Well, that was the last war where everybody was agreed that we should be in it. And if you weren't in the service, you were working in factories, and everyone was just -- it was a wonderful feeling. And it's been difficult because, since then, I don't think we've all been behind things. People disagree, but it's -- it's something that really brought us close together. And it's also a time when -- like now, we can reconstruct the planes we flew, and there's so much comradeship now. The fellows flying now can never reconstruct their planes, because it would take a millionaire to have one, and they couldn't get it. I think we were just all together, and everyone felt the same way about what we did. And I'm sorry that the -- sometimes, you know, we differ on things, but it was such a wonderful time and everybody agreed that what we were doing was right.

Thomas Healy:

Any other thoughts?

V. Scott Gough:

Nothing. Actually, you guys have got to go and I've got two -- I'm dog-sitting; I've got my dog and I'm dog-sitting with one across the street, and I think --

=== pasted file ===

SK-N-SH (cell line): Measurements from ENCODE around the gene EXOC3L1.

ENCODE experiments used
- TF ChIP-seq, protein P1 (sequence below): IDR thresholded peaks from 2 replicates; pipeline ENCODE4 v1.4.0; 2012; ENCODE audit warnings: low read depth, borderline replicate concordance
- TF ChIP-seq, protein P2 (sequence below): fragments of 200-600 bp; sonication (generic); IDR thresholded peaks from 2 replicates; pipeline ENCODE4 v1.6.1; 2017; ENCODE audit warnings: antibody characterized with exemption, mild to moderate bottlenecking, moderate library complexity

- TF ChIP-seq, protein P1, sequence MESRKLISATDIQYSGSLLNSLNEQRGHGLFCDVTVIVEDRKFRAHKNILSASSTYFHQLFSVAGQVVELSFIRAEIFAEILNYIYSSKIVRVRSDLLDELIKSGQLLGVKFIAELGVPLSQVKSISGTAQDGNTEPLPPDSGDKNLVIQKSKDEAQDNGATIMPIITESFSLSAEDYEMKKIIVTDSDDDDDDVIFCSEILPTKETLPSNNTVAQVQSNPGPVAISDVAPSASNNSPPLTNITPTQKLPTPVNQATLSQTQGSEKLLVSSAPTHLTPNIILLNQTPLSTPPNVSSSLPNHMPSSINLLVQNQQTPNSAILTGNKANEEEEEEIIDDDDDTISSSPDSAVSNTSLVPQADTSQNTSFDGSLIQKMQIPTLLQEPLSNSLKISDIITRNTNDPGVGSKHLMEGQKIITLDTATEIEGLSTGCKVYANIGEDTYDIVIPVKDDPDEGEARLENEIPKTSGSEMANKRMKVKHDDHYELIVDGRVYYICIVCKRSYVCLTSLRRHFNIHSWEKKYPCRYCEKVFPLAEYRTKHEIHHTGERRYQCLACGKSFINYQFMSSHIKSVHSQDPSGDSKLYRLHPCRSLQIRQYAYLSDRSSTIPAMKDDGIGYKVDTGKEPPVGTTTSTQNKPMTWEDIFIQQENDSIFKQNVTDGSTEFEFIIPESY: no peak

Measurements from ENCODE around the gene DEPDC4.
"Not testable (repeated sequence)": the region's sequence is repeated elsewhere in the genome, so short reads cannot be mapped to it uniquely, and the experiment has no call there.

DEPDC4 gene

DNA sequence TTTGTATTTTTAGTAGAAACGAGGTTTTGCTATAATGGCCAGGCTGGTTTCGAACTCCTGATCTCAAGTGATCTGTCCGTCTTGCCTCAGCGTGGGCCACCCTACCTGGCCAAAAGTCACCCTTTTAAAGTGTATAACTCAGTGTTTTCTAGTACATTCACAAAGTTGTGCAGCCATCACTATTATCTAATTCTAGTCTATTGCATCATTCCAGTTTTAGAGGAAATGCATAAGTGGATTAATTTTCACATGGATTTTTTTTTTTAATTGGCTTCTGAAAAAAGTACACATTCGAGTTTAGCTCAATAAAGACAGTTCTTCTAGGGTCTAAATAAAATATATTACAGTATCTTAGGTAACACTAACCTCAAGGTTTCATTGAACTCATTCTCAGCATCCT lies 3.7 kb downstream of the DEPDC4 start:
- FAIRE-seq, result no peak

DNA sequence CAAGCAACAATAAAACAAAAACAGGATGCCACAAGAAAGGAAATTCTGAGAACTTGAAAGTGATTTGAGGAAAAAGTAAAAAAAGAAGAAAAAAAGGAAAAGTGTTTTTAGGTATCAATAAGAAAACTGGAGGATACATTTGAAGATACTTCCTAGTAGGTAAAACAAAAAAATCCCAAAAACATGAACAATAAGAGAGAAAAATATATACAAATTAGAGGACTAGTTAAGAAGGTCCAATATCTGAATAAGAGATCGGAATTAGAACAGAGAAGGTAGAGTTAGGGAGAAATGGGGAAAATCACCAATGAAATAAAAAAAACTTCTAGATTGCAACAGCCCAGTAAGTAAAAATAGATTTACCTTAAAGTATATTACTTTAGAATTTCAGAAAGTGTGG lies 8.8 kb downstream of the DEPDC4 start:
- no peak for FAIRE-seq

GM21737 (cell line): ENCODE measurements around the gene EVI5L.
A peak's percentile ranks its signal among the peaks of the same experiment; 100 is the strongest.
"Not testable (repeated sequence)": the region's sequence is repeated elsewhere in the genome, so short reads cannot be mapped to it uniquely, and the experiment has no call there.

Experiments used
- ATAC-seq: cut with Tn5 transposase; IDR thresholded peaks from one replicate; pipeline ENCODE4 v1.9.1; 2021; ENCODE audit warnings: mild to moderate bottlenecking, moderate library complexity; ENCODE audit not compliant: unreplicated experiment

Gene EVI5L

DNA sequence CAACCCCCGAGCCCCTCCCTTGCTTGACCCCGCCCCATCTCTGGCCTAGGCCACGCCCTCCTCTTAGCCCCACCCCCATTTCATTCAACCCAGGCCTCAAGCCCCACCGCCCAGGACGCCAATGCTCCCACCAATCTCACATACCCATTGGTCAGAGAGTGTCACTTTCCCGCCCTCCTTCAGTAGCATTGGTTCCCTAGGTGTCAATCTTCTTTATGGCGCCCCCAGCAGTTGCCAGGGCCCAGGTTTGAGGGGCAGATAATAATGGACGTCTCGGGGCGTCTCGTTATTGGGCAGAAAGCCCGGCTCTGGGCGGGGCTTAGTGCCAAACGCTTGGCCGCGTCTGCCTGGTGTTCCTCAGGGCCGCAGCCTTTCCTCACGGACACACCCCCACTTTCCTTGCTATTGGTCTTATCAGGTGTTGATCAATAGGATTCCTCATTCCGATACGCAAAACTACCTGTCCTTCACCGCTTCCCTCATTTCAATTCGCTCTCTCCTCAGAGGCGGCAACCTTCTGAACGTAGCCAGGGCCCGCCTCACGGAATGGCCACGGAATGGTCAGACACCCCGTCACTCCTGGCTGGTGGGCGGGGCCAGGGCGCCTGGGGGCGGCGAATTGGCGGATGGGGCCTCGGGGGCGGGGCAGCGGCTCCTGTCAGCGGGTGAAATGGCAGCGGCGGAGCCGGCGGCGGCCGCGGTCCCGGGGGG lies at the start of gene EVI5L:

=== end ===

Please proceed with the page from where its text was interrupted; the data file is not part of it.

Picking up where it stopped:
Unidentified Interviewer:

Should you do the look into the light thing?

Thomas Healy:

Right. Look into the light.

V. Scott Gough:

Look into the light.

Unidentified Interviewer:

Actually, we have to turn you first, and then look into the light, because we want to get the profile.

V. Scott Gough:

Okay.

Thomas Healy:

You know, I did a lot -- I was on the -- when our -- I've flown in the PTVs.

V. Scott Gough:

Oh, did you?

Thomas Healy:

Which were the sub chasers, you know. They were not pressurized or anything, two recips and two jet assists, but I was the crew electrician.

V. Scott Gough:

Oh, yeah.

Thomas Healy:

So when we'd go in to check and we'd come out of check with engine change and everything, we'd be on the first -- there was only a check crew that would go up. I used to hate -- we'd do the stalls and we'd do -- you know, run the engines up and shut them down, and feather them, and oh, my Lord. [30 minutes elapsed]

V. Scott Gough:

Oh, that's great.

Thomas Healy:

She's getting on the internet now. I can hear her spinning up. Okay. Thank you so much.

V. Scott Gough:

Okay. [Interview ended at 32:40]